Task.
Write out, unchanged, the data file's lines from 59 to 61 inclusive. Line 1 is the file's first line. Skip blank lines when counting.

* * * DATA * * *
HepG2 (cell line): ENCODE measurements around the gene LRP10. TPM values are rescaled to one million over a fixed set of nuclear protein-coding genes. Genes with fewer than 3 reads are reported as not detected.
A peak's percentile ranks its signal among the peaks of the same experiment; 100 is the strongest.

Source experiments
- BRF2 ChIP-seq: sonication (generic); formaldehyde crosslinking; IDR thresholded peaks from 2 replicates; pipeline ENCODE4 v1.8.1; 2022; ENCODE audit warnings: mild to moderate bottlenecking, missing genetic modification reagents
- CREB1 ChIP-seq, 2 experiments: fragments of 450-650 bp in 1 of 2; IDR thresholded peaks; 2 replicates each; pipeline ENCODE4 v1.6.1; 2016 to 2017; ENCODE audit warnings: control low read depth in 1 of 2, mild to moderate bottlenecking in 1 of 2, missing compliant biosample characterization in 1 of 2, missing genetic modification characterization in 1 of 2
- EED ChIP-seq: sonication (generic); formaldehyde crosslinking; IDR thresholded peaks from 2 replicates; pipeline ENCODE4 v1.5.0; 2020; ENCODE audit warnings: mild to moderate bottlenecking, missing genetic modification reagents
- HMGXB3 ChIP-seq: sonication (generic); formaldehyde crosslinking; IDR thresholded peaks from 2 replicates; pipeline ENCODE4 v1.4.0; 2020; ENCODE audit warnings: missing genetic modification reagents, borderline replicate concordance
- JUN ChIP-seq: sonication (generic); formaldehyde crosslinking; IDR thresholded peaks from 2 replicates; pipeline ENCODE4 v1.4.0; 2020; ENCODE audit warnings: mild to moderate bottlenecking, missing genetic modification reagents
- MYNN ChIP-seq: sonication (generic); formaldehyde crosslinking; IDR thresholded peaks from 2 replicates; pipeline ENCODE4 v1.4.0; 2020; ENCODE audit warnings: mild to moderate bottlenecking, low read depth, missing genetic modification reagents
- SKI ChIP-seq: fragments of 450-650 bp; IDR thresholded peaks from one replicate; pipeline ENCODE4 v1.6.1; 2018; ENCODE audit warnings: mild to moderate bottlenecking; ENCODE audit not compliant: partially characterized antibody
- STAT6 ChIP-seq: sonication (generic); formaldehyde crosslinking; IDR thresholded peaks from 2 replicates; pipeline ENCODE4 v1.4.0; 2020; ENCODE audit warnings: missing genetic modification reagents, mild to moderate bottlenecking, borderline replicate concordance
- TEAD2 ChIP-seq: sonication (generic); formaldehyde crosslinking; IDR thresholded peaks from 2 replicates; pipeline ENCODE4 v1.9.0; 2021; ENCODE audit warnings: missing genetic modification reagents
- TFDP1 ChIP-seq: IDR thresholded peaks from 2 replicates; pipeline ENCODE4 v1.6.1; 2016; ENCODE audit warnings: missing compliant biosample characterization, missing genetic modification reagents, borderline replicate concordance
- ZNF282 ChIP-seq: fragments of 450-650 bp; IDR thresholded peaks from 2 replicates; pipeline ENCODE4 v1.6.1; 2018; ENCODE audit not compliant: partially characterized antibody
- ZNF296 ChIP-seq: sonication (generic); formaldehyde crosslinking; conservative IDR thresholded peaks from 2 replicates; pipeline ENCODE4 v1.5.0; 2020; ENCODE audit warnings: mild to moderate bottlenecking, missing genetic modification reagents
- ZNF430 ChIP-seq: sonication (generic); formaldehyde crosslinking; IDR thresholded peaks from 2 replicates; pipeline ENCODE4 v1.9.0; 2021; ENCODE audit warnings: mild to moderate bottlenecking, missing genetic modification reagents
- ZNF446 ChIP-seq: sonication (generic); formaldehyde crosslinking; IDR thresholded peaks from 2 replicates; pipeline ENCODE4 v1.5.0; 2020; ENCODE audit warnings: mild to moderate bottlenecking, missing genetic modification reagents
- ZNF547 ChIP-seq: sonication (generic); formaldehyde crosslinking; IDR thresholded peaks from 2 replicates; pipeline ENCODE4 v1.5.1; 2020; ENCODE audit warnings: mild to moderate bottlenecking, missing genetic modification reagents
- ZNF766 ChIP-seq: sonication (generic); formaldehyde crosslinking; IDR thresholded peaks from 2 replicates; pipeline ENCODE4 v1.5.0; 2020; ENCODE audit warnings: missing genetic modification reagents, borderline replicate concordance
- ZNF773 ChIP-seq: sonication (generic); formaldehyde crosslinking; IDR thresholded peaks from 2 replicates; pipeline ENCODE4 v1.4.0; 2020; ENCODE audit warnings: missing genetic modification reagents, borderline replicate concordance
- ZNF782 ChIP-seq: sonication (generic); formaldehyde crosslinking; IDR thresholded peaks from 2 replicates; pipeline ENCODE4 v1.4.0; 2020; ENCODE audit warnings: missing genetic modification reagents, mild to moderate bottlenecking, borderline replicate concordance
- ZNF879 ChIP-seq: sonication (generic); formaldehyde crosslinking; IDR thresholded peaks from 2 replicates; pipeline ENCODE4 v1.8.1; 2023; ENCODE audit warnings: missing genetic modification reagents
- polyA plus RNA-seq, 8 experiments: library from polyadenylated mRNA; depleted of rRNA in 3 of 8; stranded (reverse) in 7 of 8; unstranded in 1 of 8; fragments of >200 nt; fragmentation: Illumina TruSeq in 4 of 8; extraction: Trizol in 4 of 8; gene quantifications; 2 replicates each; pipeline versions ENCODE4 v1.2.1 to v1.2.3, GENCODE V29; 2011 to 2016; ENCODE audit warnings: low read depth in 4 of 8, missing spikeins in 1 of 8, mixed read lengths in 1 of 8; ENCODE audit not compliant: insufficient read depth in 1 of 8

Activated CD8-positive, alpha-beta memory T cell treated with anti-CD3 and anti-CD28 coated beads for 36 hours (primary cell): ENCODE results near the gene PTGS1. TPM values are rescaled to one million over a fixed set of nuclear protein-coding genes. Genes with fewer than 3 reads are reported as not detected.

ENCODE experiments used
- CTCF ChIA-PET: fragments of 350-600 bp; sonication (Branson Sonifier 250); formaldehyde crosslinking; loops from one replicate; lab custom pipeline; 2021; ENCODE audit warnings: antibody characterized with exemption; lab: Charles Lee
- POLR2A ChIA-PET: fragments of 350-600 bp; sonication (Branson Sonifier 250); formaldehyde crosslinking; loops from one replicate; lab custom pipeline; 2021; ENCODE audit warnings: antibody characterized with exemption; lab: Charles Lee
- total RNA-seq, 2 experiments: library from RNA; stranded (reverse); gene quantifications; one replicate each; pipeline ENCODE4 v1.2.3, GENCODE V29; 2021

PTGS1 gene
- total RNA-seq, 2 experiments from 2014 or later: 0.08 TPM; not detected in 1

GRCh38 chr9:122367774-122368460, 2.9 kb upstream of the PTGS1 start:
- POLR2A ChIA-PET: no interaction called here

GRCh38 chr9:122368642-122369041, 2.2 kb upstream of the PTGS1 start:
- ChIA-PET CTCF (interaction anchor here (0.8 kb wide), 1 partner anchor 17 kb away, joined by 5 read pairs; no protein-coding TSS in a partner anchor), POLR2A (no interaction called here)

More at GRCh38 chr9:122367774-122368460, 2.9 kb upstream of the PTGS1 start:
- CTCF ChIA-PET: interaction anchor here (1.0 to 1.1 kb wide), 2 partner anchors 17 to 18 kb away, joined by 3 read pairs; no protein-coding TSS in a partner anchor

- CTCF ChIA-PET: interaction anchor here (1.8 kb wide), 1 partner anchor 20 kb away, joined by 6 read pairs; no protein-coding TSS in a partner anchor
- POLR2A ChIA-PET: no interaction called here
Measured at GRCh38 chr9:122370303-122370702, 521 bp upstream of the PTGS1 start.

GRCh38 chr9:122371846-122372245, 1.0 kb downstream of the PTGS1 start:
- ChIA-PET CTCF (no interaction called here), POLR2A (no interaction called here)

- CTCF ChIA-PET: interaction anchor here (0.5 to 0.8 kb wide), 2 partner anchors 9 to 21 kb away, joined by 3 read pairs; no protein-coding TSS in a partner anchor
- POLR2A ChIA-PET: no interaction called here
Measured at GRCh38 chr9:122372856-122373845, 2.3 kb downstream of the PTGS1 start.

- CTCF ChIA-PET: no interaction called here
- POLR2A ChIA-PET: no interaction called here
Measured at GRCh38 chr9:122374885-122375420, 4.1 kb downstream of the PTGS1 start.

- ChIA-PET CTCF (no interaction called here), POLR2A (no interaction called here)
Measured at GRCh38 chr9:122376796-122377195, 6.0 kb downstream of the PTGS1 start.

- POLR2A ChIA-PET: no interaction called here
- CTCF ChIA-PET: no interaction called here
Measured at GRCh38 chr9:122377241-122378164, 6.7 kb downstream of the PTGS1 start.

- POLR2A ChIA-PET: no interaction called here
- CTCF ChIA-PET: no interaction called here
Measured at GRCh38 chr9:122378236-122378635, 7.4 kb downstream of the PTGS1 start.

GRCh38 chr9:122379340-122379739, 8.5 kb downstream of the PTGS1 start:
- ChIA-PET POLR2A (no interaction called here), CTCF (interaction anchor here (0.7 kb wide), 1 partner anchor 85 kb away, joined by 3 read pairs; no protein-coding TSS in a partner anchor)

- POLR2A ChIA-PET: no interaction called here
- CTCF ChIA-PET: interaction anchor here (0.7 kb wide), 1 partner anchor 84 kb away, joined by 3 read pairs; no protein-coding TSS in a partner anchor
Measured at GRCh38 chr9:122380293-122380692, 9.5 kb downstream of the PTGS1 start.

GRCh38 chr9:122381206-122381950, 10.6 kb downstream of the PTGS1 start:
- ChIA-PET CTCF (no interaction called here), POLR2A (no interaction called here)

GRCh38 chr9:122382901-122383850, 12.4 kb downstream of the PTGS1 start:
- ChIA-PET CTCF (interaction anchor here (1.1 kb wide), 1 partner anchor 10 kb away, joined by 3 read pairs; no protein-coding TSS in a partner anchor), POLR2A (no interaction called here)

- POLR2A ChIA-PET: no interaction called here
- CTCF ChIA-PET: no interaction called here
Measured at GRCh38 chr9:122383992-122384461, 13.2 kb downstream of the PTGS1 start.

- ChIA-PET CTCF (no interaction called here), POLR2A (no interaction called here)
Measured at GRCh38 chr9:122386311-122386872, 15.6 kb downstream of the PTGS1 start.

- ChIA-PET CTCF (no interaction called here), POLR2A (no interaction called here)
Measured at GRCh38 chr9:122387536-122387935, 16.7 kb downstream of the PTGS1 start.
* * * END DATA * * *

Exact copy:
- CTCF ChIA-PET: interaction anchor here (0.7 kb wide), 1 partner anchor 84 kb away, joined by 3 read pairs; no protein-coding TSS in a partner anchor
Measured at GRCh38 chr9:122380293-122380692, 9.5 kb downstream of the PTGS1 start.

GRCh38 chr9:122381206-122381950, 10.6 kb downstream of the PTGS1 start: